THE GANAPATHI PANCHYATANAM TEMPLE consists of the following dieties in the four corners of SANCTUM SANCTORIUM (GARBHA GUDI) 

    • Ganesha (Sanskrit: गणेश; IAST: Gaṇeśa ), also spelled Ganesa or Ganesh, also known as Ganapati (Sanskrit: गणपति, IAST: gaṇapati), Vinayaka (Sanskrit: विनायक; IAST: Vināyaka), is one of the deities best-known and most widely worshipped in the Hindu pantheon. His image is found throughout India and Nepal. Hindu sects worship him regardless of affiliations. Devotion to Ganesha is widely diffused and extends to Jains, Buddhists, and beyond India.
    • Although he is known by many other attributes, Ganesha's elephant head makes him particularly easy to identify. Ganesha is widely revered as the Remover of Obstacles and more generally as Lord of Beginnings and Lord of Obstacles (Vighnesha (Sanskrit: विघ्नेश; IAST: Vighneśa), Vighneshvara (Sanskrit: विघ्नेश्वर; IAST: Vighneśvara), patron of arts and sciences, and the deva of intellect and wisdom. He is honoured at the beginning of rituals and ceremonies and invoked as Patron of Letters during writing sessions. Several texts relate mythological anecdotes associated with his birth and exploits and explain his distinct iconography.
    • Ganesha emerged a distinct deity in clearly recognizable form in the 4th and 5th centuries CE, during the Gupta Period, although he inherited traits from Vedic and pre-Vedic precursors. His popularity rose quickly, and he was formally included among the five primary deities of Smartism (a Hindu denomination) in the 9th century. A sect of devotees called the Ganapatya, (Sanskrit: गाणपत्य; IAST: gāṇapatya), who identified Ganesha as the supreme deity, arose during this period. The principal scriptures dedicated to Ganesha are the Ganesha Purana, the Mudgala Purana, and the Ganapati Atharvashirsa.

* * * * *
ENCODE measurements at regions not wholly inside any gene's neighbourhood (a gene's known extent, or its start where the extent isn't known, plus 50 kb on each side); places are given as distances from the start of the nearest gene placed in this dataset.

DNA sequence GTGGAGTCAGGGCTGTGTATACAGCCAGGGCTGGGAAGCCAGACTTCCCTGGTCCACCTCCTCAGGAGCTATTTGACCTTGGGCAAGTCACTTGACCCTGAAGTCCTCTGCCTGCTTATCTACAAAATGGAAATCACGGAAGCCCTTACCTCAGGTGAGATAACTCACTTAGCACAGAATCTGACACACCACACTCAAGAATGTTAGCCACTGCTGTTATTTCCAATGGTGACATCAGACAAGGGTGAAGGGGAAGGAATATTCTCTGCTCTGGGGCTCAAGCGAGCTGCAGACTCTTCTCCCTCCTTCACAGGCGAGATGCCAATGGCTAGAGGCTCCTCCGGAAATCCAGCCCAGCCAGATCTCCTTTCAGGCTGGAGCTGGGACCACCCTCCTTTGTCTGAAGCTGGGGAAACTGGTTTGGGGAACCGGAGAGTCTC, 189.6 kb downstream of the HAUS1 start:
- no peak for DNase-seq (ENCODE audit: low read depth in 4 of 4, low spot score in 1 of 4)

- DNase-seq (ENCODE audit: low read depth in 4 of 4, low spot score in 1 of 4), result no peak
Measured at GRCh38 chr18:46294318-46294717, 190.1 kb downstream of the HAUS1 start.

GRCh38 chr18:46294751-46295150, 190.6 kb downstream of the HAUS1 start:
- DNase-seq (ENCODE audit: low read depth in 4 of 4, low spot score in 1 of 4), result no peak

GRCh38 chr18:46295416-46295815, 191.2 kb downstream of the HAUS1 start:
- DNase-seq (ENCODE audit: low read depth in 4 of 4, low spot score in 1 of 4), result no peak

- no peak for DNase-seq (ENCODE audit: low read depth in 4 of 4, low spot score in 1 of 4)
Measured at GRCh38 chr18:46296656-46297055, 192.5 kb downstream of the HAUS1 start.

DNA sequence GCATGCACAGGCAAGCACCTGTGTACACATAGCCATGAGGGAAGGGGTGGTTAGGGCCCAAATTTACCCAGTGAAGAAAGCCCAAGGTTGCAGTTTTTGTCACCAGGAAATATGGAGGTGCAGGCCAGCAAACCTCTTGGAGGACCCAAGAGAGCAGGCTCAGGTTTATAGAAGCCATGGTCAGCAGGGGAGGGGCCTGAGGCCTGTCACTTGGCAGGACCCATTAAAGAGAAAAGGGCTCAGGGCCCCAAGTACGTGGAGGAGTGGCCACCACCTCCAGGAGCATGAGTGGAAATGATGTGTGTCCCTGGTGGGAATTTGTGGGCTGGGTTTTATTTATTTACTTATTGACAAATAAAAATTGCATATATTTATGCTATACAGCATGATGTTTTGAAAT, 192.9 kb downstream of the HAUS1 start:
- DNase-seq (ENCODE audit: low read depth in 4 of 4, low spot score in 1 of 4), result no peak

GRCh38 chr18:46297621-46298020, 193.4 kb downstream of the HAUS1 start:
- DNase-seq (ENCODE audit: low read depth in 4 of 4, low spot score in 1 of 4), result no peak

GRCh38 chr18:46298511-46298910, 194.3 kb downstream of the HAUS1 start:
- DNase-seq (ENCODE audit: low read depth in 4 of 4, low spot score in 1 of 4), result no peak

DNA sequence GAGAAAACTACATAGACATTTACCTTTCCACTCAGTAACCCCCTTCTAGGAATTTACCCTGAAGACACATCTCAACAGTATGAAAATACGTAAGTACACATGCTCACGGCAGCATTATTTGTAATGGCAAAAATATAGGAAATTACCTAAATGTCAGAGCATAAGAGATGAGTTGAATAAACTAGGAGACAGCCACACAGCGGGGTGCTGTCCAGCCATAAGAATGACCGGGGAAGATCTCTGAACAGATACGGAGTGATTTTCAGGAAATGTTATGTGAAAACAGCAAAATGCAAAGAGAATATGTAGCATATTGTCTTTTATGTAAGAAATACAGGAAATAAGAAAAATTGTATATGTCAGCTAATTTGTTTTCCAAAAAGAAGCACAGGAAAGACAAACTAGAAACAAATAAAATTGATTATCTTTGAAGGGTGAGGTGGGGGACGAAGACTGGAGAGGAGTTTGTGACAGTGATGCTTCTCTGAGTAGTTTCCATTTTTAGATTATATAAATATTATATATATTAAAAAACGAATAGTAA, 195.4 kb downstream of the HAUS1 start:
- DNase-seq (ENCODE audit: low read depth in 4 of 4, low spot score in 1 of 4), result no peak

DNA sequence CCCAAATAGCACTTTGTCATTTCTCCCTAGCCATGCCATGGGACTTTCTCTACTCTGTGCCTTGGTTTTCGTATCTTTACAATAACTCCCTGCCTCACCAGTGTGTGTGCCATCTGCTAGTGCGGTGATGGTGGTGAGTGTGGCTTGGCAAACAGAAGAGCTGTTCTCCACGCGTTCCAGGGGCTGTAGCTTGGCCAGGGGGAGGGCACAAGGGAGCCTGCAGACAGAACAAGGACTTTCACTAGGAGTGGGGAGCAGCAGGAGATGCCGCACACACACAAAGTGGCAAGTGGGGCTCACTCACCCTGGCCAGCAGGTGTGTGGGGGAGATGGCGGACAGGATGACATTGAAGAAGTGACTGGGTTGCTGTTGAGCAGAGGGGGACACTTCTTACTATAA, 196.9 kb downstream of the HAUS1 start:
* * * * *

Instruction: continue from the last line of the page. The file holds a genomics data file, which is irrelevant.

• Shiva (Sanskrit: शिव Śiva, meaning "auspicious one") is a major Hindu deity, and is the destroyer god or transformer among the Trimurti, the Hindu Trinity of the primary aspects of the divine. God Shiva is a yogi who has notice of everything which happens in the world and is the main aspect of life. Yet one with great power lives a life of a sage and Mount Kailash.  In the Shaiva tradition of Hinduism, Shiva is seen as the Supreme God. In the Smarta tradition, he is regarded as one of the five primary forms of God. 
    • Followers of Hinduism who focus their worship upon Shiva are called Shaivites or Shaivas (Sanskrit Śaiva). Shaivism, along with Vaiṣṇava traditions that focus on Vishnu and Śākta traditions that focus on the goddess Shakti, is one of the most influential denominations in Hinduism.
    • Lord Shiva is usually worshipped in the abstract form of Shiva linga. In images, He is represented as a handsome young man immersed in deep meditation or dancing the Tandava upon Apasmara, the demon of ignorance in his manifestation of Nataraja, the Lord of the dance, goodness, humility, and every good quality a human should have. It is said that He looks like an eternal youth because of his authority over death, rebirth and immortality.
    • Parvati (Sanskrit: पार्वती (IAST: Pārvatī)) is a Hindu goddess. Parvati is Shakti, the wife of Shiva and the gentle aspect of Mahadevi, the Great Goddess. Parvati is sometimes considered Adi Parashakti, with all other goddesses being her incarnations or manifestations.